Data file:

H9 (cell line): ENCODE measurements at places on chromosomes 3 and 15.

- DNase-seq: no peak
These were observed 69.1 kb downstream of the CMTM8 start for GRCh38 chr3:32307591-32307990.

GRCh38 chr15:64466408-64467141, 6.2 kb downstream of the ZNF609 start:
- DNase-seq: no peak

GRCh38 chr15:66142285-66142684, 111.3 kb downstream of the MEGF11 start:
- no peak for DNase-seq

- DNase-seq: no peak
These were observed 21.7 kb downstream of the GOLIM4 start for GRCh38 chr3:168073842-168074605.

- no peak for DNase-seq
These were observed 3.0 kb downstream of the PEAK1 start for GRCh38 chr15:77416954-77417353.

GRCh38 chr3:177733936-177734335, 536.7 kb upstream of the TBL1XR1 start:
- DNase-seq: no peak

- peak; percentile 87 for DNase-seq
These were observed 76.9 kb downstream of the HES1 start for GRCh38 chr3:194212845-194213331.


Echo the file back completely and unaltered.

H9 (cell line): ENCODE measurements at places on chromosomes 3 and 15.

- DNase-seq: no peak
These were observed 69.1 kb downstream of the CMTM8 start for GRCh38 chr3:32307591-32307990.

GRCh38 chr15:64466408-64467141, 6.2 kb downstream of the ZNF609 start:
- DNase-seq: no peak

GRCh38 chr15:66142285-66142684, 111.3 kb downstream of the MEGF11 start:
- no peak for DNase-seq

- DNase-seq: no peak
These were observed 21.7 kb downstream of the GOLIM4 start for GRCh38 chr3:168073842-168074605.

- no peak for DNase-seq
These were observed 3.0 kb downstream of the PEAK1 start for GRCh38 chr15:77416954-77417353.

GRCh38 chr3:177733936-177734335, 536.7 kb upstream of the TBL1XR1 start:
- DNase-seq: no peak

- peak; percentile 87 for DNase-seq
These were observed 76.9 kb downstream of the HES1 start for GRCh38 chr3:194212845-194213331.